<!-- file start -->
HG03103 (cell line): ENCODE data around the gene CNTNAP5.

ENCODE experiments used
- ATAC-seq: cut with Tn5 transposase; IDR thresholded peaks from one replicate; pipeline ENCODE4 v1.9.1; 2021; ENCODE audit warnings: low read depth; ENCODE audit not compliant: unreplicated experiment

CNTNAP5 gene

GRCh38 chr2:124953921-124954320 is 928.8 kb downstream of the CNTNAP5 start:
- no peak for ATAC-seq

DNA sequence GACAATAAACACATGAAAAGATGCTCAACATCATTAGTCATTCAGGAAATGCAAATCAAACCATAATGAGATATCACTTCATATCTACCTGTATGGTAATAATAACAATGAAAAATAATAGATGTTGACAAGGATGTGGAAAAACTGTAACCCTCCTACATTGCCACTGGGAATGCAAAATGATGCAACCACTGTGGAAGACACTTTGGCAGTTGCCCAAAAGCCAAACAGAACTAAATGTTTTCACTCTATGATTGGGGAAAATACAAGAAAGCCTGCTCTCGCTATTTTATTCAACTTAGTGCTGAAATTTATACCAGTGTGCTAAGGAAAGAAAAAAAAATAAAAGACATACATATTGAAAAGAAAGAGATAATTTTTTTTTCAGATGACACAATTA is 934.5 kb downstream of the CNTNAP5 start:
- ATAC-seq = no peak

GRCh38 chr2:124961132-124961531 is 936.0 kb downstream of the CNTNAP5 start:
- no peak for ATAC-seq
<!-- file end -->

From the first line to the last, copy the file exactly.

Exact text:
HG03103 (cell line): ENCODE data around the gene CNTNAP5.

ENCODE experiments used
- ATAC-seq: cut with Tn5 transposase; IDR thresholded peaks from one replicate; pipeline ENCODE4 v1.9.1; 2021; ENCODE audit warnings: low read depth; ENCODE audit not compliant: unreplicated experiment

CNTNAP5 gene

GRCh38 chr2:124953921-124954320 is 928.8 kb downstream of the CNTNAP5 start:
- no peak for ATAC-seq

DNA sequence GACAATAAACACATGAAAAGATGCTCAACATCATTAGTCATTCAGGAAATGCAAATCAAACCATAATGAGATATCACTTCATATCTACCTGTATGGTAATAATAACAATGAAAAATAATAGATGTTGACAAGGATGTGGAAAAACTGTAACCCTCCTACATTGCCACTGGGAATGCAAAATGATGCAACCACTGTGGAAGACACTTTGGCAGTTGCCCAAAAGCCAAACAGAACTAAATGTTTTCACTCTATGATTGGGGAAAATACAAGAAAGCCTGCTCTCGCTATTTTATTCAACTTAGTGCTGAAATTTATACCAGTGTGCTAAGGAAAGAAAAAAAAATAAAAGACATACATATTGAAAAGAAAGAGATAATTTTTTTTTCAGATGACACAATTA is 934.5 kb downstream of the CNTNAP5 start:
- ATAC-seq = no peak

GRCh38 chr2:124961132-124961531 is 936.0 kb downstream of the CNTNAP5 start:
- no peak for ATAC-seq